By Mark A. Lies, IIJames L. Curtis, Adam R. Young, and Craig B. Simonsen

Seyfarth Synopsis:  A contractor’s employee fell 36 feet while working at a warehouse construction site and not using fall-protection equipment.  Following a bench trial before the District Court, the Defendant contractor DNRB, Inc. was convicted of a Class B misdemeanor for willfully violating two safety regulations (29 C.F.R. § 1926.760(a)(l) and (b)(l)), and causing the employee’s death. The Eighth Circuit upheld the conviction.

  1. Willful Fall Protection Citation Based on Fatality Leads to Criminal Prosecution.

OSHA commonly cites construction employers whose employees fail to use fall protection.  In fact, 29 CFR § 1926.501 (Fall Protection in Construction) is the most frequently cited regulation by federal OSHA.  Employers who fail to provide and enforce the use of fall protection do so at their own peril, as OSHA will cite employers with willful violations, dramatically increasing the civil penalties.  In the event of a fatality a willful citation can then lead to a criminal prosecution by the Department of Justice.

  1. Presence of Fall Protection Equipment Does not Negate Criminal Intent.

United States v DNRB, Inc., No. 17-3148 (8th Cir. July 17, 2018), is an example  of just this kind of prosecution, where OSHA cited the employer for a willful violation of the fall protection standard for steel erection rules, 29 C.F.R. § 1926.760.  The Contractor was also criminally prosecuted, convicted, and sentenced to the maximum penalty.

On appeal, the employer challenged the sufficiency of the evidence, several evidentiary rulings and the sentence imposing the statutory maximum fine of $500,000.  It argued that the Department of Justice failed to prove the three elements necessary to find a criminal conviction (29 CFR § 666(e)): (1) that the company violated an applicable standard, (2) that it did so willfully, and (3) that the violation caused an employee’s death.

Principally, the employer argued that its conduct was not willful because it provided fall protection and anchorage points, and the employee was wearing a harness.  The Court countered that while the employee had a personal fall-arrest harness and connectors, he was not using them to secure himself to an anchorage point on the warehouse’s frame.  The Court explained that “the regulations state that employees ‘shall be protected’ by appropriate equipment, not that they merely be provided with or possess such equipment” (emphasis added).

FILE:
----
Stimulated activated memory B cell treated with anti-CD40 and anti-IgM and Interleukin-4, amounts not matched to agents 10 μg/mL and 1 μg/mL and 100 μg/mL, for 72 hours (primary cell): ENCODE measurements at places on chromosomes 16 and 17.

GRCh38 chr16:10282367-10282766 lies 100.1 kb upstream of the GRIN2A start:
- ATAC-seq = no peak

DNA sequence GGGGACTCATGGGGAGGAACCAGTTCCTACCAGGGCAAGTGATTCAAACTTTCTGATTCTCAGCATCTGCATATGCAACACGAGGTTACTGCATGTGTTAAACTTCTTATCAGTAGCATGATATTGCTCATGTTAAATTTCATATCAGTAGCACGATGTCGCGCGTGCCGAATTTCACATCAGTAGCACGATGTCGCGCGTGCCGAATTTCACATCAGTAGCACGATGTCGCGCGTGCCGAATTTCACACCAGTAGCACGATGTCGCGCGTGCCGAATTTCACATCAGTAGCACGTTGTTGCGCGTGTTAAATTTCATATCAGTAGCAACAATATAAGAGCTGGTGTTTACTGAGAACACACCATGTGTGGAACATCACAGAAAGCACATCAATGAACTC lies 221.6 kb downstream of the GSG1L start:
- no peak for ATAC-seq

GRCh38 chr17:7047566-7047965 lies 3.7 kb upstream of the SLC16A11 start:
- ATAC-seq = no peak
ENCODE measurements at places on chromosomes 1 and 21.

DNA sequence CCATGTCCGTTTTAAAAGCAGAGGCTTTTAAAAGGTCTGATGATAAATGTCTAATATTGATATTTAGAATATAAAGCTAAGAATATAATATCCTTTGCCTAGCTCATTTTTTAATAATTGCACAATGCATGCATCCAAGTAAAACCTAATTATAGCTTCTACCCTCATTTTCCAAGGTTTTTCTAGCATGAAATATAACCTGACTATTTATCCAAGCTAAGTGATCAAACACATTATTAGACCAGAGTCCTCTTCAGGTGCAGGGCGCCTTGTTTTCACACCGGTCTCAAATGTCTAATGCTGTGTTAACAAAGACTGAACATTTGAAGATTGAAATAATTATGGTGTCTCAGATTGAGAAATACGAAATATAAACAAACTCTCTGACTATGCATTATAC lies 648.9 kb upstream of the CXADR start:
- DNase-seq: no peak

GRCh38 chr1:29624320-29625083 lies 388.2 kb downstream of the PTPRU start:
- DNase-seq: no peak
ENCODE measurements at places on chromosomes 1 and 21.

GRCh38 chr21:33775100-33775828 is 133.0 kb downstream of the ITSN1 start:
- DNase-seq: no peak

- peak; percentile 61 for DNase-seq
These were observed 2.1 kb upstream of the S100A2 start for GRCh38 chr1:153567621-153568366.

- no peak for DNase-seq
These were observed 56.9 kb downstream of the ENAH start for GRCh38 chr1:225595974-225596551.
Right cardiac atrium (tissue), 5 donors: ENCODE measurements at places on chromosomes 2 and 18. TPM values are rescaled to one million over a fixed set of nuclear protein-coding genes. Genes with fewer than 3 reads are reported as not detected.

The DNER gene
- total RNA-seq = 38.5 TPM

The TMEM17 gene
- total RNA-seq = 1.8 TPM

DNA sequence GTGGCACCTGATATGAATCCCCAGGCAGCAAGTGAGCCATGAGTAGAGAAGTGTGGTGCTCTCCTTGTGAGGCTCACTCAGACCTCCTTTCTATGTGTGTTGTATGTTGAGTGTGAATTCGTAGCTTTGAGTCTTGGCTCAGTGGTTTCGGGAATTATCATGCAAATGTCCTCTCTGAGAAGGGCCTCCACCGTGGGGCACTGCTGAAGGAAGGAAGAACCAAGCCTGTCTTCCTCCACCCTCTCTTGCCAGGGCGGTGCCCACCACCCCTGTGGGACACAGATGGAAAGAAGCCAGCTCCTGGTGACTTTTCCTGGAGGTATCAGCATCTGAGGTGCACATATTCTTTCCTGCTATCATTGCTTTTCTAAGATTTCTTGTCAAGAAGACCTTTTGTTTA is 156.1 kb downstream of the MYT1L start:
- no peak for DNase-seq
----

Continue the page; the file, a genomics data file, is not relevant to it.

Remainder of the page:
1. Court Relies on Past Citation and Prior Warning to Establish Criminal Intent.

The Eighth Circuit then noted that the Contractor had a previous citation for violating the same standard (§1926.760), and so concluded that the Contractor was aware of its requirements.  “Moreover, a supervisor’s knowledge can be imputed to his employer, and there was evidence supporting a conclusion that [the employee’s] supervisor … intentionally disregarded the safety requirements here.”  In fact “a crane operator stated that he expressly warned [the supervisor] about [the employee’s] failure to use fall-protection equipment.”

Finally, the Court found that the employee would not have fallen to his death had he been connected to an anchorage point, and that the employer’s failure to make him use required fall-protection equipment was a “but-for cause” of his death.  In addition it determined that the fall was “a foreseeable and natural result” of working more than 30 feet above the ground without using fall-protection equipment.

  1. Employers Must Enforce Safety Rules and Contest Unfounded Citations.

Employers may draw numerous lessons from this case.  Foremost is the absolute importance of providing fall protection, supervising employees who are exposed to fall hazards to ensure they use the equipment, and enforcing the employer’s safety rules.  Only then will employers be able to prove the affirmative defense of employee misconduct when an employee fails to use his assigned fall protection equipment.  United States v DNRB, Inc., shows the perils for employers who fail to enforce safety rules and fail to respond to reports of noncompliance by an employee.  This case also illustrates how accepting and settling citations may set-up an employer for a willful citation in the future, and even a criminal prosecution in the event of a fatal accident.  Employers should consult with legal counsel regarding an OSHA fall protection citation and ensure that any defensible citations are contested and vacated.

For more information on this or any related topic please contact the authors, your Seyfarth attorney, or any member of the Workplace Safety and Health (OSHA/MSHA) Team.